"I grow Golden Delicious and Red Romes," says Argyres.
Citrus growers in parts of California's Central Valley are still assessing the full damage of last week's cold temperatures on their mandarin and navel orange crops. But Argyres says apple growers like her want lots of chilly weather after the fruit is harvested and the trees are bare.
"A minimum of 900 to 1,200 hours of very cold weather," says Argyes. "There are different varieties of apples that can withstand even colder temperatures, but of course in the Apple Hill area they've chosen apple trees that love the weather that we have at this elevation."
Argyres says apple trees don't love cold weather in the springtime after they've bloomed. And she says while next year's crop has gotten off to a good start with the cold temperatures, it could go downhill if we don't start getting any rain soon.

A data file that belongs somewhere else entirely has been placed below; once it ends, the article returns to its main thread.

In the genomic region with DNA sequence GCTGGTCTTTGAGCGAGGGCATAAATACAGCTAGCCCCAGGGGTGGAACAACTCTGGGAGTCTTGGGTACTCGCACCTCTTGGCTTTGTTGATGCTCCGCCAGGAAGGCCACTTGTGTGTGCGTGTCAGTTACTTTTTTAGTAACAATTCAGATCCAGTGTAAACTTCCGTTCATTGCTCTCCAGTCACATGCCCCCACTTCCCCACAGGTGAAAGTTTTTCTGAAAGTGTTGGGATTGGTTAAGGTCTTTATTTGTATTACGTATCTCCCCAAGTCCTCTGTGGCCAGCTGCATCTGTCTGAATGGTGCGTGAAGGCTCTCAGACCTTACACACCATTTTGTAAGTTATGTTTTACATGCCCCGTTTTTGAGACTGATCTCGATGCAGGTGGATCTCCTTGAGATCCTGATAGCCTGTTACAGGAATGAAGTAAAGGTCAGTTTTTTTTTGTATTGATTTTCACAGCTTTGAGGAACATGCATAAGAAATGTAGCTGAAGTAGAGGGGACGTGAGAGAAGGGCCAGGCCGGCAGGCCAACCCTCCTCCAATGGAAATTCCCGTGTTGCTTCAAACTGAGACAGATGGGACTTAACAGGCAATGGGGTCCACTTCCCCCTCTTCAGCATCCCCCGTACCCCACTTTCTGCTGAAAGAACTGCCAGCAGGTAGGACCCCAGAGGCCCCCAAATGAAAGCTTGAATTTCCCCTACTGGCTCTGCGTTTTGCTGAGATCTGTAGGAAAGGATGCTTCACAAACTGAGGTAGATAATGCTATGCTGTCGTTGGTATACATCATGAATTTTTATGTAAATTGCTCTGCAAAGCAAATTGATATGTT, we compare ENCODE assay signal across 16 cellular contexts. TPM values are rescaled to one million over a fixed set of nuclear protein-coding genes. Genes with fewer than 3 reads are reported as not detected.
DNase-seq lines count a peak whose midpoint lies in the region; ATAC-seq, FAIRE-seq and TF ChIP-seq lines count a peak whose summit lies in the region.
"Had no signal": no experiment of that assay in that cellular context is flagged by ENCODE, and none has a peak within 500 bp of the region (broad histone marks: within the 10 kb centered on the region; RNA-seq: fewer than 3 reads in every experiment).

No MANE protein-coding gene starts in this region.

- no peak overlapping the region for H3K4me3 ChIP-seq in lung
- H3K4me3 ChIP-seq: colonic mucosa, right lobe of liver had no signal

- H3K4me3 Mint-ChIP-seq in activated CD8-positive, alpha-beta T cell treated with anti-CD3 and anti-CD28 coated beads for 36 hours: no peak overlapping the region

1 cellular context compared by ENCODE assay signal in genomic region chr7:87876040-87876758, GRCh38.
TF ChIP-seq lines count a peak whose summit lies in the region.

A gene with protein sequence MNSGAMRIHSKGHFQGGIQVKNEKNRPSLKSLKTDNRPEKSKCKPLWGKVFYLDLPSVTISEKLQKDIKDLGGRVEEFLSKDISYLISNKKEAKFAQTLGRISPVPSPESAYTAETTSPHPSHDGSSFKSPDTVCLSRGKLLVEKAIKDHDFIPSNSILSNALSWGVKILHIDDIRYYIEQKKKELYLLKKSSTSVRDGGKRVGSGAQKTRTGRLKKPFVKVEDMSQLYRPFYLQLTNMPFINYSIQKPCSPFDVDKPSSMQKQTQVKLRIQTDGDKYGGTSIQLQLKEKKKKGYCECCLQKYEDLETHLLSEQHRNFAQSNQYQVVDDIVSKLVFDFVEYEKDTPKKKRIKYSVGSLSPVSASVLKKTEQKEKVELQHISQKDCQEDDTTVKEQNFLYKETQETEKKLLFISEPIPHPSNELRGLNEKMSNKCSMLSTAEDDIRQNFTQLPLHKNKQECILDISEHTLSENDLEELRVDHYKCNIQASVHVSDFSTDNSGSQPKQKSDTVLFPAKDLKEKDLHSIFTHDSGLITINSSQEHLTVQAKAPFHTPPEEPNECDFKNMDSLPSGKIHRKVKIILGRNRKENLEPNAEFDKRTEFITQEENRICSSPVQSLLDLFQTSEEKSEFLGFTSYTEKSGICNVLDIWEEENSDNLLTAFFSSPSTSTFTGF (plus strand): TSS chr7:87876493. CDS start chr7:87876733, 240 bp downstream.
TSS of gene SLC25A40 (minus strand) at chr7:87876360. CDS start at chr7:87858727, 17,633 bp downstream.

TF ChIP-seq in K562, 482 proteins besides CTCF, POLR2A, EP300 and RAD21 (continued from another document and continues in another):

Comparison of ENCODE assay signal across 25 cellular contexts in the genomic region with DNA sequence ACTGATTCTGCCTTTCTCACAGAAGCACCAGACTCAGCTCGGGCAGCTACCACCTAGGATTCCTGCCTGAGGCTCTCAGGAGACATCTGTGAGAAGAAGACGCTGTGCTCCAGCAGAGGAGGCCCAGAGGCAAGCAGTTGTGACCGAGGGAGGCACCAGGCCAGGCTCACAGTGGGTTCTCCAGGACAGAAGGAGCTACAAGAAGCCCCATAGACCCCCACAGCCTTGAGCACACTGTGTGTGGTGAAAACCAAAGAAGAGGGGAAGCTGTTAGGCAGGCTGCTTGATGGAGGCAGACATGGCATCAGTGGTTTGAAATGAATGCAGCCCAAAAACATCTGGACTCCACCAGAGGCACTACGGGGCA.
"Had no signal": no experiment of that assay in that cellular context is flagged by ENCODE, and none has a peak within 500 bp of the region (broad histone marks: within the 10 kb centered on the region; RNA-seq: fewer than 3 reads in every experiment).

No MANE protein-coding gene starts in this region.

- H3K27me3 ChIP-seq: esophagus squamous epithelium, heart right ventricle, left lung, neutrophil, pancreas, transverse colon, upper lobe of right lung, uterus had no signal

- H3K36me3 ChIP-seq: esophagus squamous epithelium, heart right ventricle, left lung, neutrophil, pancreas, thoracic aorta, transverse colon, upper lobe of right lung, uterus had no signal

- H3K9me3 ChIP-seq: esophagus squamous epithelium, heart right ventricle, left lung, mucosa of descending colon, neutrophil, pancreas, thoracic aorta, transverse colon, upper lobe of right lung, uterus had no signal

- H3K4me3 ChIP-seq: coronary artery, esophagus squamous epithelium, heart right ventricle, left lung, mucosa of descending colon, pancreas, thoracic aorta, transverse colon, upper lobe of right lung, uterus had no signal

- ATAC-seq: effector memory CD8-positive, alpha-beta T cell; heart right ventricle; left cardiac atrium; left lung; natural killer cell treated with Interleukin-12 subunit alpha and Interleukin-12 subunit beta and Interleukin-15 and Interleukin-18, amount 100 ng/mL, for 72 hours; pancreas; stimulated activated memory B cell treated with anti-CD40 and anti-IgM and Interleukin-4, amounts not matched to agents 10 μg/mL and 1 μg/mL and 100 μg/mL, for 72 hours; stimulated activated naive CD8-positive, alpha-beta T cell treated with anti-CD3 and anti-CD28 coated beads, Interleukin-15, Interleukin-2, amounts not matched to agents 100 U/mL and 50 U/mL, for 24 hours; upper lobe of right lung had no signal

More Cold Weather Coverage
It was about ten degrees colder than normal this morning in the Sacramento area, and that contributed to icy roads and school delays.
This week's freezing weather could damage citrus orchards in the Sacramento and San Joaquin valleys and in the foothills. But the current cold snap is welcome in other orchards with other crops.
Forecasters are warning that a storm moving through Northern California tomorrow is likely to dump one to two feet of snow in the Sierra and may make for treacherous driving conditions.
UPDATE: Warming shelters will open in Sacramento and Elk Grove this week. About 800 homeless people in Sacramento County are expected to be without permanent shelter when temperatures drop below freezing.
With lows in the San Joaquin Valley are predicted to dip into the 30's and 20's this week, area homeless shelters are preparing to make room.
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